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Pediatric Pain: Assessment and treatment

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Pediatric Pain: Assessment and treatment

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  1. Pediatric Pain:Assessment and treatment Cheryl Stohler RN BSN Wolfson Children’s Hospital Children’s Ambulatory Center 2013

  2. The absolute value of the pain-intensity score is not as important as the changes in scores in each individual child. • Trending is most important to assess progress of pain control • Scoring shows effectiveness of pain interventions

  3. Wong Baker Faces Pain Rating Scale Research suggest that FACES is the preferred method for identifying pain in children ages 3-18. Advantages: Quick and simple to use Minimal instructions required Translated into >10 languages Preferred by children and nurses Available free of charge Can be used in conjunction with VAS Disadvantages: Confuses affect (smiles/tears) with pain intensity Ratings are higher than on scales with a neutral “no-pain” face Limited psychometric testing of translations

  4. VAS = visual analogue scale Rating scale of 0 for no pain and 10 severe pain Best used with school age children with concept of numbers Advantages: Simple and quick to score Avoids imprecise descriptive terms Provides measuring points Can be used in conjunction with faces scale Disadvantages: Require cognitive and linguistic development Need of concentration and coordination (difficult for sedated or neurological disorders)

  5. FLACC Behavioral Pain Assessment Scale F = Face L = Legs A = Activity C= Cry C= Consolability Advantages: Uses for infants and non-verbal children Observational expression Use for children below age 2 months-7years old Calculation of pain score in EMR Disadvantages: Observational expression In older children may contain expressive behavior –not pain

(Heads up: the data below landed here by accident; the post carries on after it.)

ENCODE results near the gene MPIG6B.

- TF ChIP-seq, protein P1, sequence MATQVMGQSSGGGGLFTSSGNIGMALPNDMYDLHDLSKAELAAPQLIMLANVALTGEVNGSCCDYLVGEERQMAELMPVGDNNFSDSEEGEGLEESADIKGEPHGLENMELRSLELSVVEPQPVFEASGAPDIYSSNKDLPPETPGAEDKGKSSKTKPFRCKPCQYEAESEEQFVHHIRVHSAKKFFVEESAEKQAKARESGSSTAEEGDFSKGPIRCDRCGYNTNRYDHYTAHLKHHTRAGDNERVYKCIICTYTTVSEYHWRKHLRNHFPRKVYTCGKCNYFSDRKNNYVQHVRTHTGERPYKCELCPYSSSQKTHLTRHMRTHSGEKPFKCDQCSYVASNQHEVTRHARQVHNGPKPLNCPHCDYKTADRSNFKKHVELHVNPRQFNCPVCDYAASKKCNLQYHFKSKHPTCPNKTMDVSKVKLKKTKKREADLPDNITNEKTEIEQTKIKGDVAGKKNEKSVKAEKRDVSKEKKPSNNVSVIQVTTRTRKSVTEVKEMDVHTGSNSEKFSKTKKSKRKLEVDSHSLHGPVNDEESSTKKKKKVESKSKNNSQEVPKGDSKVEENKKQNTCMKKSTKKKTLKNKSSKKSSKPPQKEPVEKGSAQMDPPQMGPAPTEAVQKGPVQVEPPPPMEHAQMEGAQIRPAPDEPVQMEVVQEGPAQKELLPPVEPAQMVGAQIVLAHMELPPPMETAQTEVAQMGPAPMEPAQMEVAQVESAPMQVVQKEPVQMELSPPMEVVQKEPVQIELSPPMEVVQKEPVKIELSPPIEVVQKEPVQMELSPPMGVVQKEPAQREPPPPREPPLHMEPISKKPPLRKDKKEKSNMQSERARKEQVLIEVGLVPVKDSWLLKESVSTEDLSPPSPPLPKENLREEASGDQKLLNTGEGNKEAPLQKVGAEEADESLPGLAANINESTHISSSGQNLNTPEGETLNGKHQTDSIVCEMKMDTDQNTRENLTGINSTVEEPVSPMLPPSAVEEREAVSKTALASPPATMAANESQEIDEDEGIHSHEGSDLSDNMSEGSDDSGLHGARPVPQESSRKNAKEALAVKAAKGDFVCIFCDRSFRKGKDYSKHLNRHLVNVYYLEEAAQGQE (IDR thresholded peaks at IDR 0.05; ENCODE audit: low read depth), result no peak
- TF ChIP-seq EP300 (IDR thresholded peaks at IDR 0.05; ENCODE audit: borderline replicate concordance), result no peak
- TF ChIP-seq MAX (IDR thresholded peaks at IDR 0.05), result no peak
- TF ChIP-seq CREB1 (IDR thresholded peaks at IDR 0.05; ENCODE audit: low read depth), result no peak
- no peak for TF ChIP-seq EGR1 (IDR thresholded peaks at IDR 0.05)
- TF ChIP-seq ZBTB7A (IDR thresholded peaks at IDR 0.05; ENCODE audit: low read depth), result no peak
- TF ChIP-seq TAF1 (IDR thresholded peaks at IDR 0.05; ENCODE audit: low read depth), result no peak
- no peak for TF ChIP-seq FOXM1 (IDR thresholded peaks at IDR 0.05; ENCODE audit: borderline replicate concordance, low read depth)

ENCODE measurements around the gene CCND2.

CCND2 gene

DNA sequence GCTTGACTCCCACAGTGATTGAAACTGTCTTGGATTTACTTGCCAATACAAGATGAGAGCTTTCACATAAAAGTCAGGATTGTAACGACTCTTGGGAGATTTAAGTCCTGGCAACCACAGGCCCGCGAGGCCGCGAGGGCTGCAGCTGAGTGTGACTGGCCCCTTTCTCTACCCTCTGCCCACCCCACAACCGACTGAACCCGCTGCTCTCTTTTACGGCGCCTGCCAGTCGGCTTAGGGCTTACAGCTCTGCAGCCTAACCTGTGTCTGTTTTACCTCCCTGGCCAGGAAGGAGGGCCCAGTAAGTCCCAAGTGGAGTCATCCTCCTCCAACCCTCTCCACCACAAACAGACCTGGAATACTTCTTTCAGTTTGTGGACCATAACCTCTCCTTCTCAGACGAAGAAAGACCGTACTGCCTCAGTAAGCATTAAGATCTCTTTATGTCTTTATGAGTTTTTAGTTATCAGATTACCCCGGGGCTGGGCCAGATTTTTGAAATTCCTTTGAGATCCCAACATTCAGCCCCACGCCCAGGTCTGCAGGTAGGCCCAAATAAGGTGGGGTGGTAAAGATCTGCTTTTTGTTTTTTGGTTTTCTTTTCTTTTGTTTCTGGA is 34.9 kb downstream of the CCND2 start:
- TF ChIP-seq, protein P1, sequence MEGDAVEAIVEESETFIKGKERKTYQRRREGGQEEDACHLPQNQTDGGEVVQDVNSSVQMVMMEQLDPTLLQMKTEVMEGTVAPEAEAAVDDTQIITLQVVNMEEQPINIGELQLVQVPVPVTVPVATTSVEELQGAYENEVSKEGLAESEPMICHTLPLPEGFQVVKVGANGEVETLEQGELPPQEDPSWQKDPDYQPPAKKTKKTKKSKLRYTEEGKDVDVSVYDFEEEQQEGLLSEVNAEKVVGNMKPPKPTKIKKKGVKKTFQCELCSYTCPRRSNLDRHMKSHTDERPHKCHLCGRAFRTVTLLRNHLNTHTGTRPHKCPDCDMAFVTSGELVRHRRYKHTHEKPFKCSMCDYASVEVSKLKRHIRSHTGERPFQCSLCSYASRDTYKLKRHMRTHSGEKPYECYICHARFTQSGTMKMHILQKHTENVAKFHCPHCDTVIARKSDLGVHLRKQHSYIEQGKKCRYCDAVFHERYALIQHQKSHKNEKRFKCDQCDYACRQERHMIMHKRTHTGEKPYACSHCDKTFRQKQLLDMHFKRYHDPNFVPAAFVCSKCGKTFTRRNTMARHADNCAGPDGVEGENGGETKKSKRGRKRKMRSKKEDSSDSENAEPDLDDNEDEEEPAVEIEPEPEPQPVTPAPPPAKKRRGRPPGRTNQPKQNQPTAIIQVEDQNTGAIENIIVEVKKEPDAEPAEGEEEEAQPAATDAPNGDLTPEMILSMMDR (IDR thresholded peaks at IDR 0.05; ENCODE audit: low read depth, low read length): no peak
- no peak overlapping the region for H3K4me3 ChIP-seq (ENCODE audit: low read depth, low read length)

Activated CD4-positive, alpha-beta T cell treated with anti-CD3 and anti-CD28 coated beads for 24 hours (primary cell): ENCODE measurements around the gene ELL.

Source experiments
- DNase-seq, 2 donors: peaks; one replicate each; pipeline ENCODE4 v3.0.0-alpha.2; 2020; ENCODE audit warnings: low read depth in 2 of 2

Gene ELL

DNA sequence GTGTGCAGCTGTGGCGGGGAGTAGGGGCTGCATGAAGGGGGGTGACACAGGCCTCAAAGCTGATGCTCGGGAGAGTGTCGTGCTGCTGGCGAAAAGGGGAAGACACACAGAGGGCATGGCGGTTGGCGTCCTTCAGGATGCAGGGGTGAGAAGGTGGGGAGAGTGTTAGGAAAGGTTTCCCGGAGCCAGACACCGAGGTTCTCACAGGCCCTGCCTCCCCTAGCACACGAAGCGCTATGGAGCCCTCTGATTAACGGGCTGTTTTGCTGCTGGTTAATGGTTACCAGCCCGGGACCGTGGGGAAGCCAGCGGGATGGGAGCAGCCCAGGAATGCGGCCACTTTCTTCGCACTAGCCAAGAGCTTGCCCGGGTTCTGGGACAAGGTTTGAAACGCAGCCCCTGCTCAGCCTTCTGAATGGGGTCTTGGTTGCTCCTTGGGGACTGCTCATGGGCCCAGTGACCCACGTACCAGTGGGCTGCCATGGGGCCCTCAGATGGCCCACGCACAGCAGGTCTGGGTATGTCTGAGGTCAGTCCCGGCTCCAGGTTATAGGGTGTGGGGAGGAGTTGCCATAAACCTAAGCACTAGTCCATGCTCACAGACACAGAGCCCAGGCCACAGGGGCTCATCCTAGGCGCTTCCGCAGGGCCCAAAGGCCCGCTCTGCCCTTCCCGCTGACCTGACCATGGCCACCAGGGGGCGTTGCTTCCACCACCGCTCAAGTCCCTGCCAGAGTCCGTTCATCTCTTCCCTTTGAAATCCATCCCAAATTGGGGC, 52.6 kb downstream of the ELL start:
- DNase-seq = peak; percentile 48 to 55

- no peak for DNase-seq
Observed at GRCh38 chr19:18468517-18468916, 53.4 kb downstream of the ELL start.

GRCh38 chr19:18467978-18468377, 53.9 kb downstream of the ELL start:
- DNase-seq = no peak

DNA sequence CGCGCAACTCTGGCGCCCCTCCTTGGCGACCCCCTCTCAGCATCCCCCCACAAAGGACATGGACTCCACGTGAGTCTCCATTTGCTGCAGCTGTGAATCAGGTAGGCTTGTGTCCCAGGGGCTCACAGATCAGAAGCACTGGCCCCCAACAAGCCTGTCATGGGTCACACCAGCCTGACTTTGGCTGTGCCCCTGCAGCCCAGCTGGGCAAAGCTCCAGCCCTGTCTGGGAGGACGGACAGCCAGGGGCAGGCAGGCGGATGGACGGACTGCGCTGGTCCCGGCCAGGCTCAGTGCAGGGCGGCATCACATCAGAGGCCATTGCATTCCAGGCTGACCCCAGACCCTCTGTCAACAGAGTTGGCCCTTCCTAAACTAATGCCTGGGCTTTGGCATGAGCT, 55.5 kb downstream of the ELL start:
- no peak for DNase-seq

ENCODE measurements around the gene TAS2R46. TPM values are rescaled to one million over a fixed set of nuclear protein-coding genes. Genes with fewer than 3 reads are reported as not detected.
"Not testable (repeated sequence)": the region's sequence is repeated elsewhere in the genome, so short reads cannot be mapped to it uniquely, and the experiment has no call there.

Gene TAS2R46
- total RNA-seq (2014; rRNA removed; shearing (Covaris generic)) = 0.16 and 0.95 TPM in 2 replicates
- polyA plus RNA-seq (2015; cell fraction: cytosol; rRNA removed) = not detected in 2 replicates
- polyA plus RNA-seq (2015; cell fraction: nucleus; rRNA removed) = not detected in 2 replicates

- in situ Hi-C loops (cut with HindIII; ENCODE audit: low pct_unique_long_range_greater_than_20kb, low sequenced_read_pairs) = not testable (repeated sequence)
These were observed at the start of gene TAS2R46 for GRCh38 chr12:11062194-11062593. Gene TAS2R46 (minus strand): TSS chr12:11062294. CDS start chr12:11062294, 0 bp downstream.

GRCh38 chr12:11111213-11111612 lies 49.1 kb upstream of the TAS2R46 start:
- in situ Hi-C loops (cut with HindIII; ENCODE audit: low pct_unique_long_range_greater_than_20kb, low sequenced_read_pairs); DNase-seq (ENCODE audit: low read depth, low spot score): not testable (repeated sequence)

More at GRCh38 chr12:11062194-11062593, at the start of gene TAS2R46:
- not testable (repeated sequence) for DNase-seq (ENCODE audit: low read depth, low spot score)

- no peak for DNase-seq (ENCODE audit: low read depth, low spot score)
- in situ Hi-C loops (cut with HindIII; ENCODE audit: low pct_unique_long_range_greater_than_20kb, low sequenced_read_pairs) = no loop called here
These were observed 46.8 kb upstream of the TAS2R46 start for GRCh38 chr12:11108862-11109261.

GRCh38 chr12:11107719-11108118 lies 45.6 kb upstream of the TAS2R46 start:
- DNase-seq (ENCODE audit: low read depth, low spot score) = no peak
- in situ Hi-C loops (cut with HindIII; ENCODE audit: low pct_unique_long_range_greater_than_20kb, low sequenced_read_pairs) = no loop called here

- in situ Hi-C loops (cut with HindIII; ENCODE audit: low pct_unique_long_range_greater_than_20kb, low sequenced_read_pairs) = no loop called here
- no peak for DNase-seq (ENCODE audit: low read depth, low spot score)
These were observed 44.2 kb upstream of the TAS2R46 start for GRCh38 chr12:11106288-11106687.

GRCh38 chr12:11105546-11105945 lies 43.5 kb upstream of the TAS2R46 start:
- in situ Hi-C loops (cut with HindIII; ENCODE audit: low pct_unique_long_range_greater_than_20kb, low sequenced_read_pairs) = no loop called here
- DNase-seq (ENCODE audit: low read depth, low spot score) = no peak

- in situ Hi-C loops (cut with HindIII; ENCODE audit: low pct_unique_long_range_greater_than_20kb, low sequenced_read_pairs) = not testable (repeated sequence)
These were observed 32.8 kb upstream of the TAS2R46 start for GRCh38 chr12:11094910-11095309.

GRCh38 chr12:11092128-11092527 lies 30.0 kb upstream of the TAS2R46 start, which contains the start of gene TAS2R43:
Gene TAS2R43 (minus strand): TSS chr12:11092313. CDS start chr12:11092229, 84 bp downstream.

6. Types of pain Acute – surgical, procedures, accidents/injuries Continuous/Chronic – JA, neurological/neuropathy pains, cancers, osteo’s’ Disease associated (periodic) - sickle cell, CF, MS, asthmas

  7. Types of pain control • Pharmalogical vs. non-pharmalogical • Topical/local • Oral • IV • IM • “Around the clock” dosing • “As needed” dosing • Patient – controlled analgesia

  8. Documentation in EMR • Assessment - what scale was used? What medication would be most appropriate to use? • Treatment – what was done • Re-assessment – was it effective? • Education – was the parent educated on the medication?

  9. LOOK MOM – NO PAIN!!

  10. References Chiaretti, A., Pierri, F., Valentini, P., Russo, I., Gargiullo, L. & Riccardi, R. (2013). Current practice and recent advances in pediatric pain management. European Review for Medical and Pharmacoloical Sciences 17(1), 112-126 Messerer, B., Gutmann, A., Weinber, A. & Sandner-Kiesling, A. (2010) Implementation of a standardized pain management in a pediatric surgery unit. Pediatric Surgery Int. 26, 879-889. doi: 10.1007/s00383-010-2642-1 Tomlinson, D., Baeyer, C., Stinson, J. & Sung, L. (2010) A systematic review of faces scales for the self-report of pain intensity in children. Pediatrics 126(5)